1. Only Running
Look up a running program online and you’ll find it usually contains 5-6 days of running and 1-2 days of rest. Occasionally a day will be marked as “Rest or Cross-train” without further instruction, but more often than not there is NO strength training component at all.
Some runners believe that the best way to get better at running is to run more but if you have poor biomechanics and muscle imbalances you will be one of the 50% of runners that are injured. [Read more...]
All registered personal trainers need to do courses and get a certain number of Continuing Education Credits in order to maintain registration. The problem is, in Australia at least, many of the courses are not in depth enough, or ground breaking enough, or really challenge the trainers to learn new things. Some of the courses are merely easy point scores in which you learn how to read the food pyramid (hello, primary school!) or how to become a skipping rope instructor (not kidding!). For these reasons I believe it is essential to invest in study in addition to these point scoring exercises.
I’ve recently purchased [Read more...]
There’s nothing worse than having an injury. Not only is there the pain you have to deal with, but it can disrupt your training schedule. You need to come up with a plan so you don’t get stuck in a rut and find it unnecessarily difficult to get back on top of things.
Your first port of call should be a physiotherapist. Find one who is sympathetic to your needs. This might be a physio who is a runner themselves, or comes from a power lifting background, or a specific sports physio who understands that you don’t want to be told to rest for a few weeks.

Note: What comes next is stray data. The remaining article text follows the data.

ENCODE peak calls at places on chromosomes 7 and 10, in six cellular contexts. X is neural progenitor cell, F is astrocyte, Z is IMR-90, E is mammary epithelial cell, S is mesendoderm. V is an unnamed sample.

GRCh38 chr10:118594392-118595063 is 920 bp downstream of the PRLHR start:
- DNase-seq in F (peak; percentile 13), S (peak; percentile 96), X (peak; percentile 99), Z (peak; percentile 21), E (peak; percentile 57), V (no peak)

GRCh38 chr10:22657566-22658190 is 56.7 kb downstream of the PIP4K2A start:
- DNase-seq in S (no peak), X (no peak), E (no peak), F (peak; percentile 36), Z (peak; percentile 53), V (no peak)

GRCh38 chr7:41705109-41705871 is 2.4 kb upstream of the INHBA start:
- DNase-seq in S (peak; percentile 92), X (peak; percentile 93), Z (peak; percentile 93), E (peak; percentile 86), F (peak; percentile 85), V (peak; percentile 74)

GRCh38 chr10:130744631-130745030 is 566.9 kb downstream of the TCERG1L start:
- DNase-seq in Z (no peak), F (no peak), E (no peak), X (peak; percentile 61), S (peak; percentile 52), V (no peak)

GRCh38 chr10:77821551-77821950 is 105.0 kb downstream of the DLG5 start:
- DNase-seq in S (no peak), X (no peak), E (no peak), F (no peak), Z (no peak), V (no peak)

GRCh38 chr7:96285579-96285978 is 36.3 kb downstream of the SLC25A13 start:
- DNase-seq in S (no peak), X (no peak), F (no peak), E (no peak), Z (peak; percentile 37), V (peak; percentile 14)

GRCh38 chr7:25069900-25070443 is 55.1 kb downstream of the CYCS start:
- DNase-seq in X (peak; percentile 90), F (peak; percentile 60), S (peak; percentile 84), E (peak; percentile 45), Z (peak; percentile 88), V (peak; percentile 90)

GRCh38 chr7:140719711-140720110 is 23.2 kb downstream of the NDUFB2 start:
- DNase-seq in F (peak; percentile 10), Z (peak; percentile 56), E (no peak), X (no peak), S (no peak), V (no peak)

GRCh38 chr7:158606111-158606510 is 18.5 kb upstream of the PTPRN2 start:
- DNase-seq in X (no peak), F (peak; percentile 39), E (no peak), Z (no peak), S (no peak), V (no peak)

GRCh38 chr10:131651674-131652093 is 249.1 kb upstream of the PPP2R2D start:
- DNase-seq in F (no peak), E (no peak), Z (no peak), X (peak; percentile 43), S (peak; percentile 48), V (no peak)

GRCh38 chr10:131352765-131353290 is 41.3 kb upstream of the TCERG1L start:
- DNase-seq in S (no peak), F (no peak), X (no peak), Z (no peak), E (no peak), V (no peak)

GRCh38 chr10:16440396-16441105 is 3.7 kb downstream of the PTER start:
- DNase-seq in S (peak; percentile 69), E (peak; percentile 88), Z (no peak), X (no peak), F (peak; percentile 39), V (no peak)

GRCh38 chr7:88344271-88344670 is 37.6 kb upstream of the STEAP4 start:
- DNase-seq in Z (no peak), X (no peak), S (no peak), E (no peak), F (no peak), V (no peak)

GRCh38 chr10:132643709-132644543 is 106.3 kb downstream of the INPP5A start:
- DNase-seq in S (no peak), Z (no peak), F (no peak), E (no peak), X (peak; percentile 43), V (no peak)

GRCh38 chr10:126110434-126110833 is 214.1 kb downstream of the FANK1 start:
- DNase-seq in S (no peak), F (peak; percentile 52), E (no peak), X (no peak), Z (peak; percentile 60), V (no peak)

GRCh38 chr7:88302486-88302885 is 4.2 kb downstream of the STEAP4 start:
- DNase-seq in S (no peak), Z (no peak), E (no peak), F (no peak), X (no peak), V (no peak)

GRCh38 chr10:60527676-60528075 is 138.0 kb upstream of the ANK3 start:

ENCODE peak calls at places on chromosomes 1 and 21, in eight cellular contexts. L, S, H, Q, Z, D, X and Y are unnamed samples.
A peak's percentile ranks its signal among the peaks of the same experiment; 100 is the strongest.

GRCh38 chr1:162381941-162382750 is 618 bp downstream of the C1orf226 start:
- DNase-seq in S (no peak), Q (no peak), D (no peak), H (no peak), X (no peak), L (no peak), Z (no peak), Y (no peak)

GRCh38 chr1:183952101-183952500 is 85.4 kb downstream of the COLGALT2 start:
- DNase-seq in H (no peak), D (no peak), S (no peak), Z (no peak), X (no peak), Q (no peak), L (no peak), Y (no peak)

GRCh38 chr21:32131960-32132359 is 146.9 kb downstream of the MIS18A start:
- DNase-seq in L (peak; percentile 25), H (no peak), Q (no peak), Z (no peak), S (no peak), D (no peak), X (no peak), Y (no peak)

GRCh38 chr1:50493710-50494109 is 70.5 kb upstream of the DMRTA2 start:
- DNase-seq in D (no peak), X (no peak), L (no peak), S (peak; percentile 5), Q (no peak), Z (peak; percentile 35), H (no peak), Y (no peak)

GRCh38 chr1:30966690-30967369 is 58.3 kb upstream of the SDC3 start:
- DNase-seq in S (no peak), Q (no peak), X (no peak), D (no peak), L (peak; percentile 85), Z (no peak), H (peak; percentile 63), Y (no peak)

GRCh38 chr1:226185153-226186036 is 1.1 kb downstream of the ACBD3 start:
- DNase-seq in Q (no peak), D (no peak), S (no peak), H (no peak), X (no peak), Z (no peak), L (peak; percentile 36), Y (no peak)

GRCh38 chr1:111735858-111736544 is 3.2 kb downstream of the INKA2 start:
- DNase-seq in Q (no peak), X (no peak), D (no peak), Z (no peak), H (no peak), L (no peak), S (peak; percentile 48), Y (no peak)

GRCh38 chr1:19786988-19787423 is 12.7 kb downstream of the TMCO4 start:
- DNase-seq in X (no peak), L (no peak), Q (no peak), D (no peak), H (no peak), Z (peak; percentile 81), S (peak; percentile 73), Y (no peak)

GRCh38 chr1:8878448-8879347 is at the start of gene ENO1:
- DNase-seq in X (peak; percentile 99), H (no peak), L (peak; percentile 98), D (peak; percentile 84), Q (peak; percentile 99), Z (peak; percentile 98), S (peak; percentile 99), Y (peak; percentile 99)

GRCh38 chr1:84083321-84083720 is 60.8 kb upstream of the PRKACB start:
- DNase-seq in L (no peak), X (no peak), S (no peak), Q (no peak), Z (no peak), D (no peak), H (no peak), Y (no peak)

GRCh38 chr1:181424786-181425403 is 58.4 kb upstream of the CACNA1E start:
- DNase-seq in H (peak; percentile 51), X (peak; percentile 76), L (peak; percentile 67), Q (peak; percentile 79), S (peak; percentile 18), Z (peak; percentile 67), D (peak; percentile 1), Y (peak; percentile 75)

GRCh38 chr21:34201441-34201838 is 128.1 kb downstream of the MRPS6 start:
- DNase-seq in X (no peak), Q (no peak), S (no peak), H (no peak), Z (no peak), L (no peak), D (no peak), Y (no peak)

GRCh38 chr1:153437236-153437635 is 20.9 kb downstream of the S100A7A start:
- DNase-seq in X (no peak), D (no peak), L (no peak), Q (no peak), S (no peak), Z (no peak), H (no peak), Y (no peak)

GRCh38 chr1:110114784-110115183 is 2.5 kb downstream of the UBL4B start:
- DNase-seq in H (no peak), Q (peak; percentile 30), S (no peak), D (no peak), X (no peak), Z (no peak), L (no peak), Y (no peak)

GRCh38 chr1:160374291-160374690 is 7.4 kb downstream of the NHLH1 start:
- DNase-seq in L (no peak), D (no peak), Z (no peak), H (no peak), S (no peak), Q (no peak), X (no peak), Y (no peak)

The physio will be able to assess and diagnose your injury. They will also tell you want exercises you need to avoid, and what exercises you need to do in order to get over your injury. If the physio DOES NOT give you this information, then GET A SECOND OPINION! If you are in Melbourne, I can recommend some who understand you don’t want to rest and that you do have fitness goals.
The next step is to do everything they tell you. This might include mind numbing exercises and it might mean changing up your current training routine but you must do what they say to get better. If you have a personal trainer, they can liaise with the physio or you can tell them what you are allowed to do and what you are restricted from doing. Communication is key here!
If you have a knee injury then you can focus on your core and upper body. If you have a broken arm you can still focus on core and legs. If you have been told to avoid high impact activities like running or jumping then there are many low impact ways to increase your cardiovascular fitness.
Lately I have had an Achilles injury. It was incredibly painful to run and I was even limping while walking. I reduced my running frequency and performed the exercises prescribed by my physiotherapist. Because I was running less, I focused on heavy squats and deadlifts so my legs would get stronger. I also added in more low impact body weight circuits and kettlebell workouts to increase my cardiovascular fitness. After a few short weeks I am now running more again, and I am even running faster now my fitness has increased with all the low impact activity I was doing!
Remember, there is ALWAYS a way to train around injury. Get the right help, get a good plan and you will come out the other side better for it.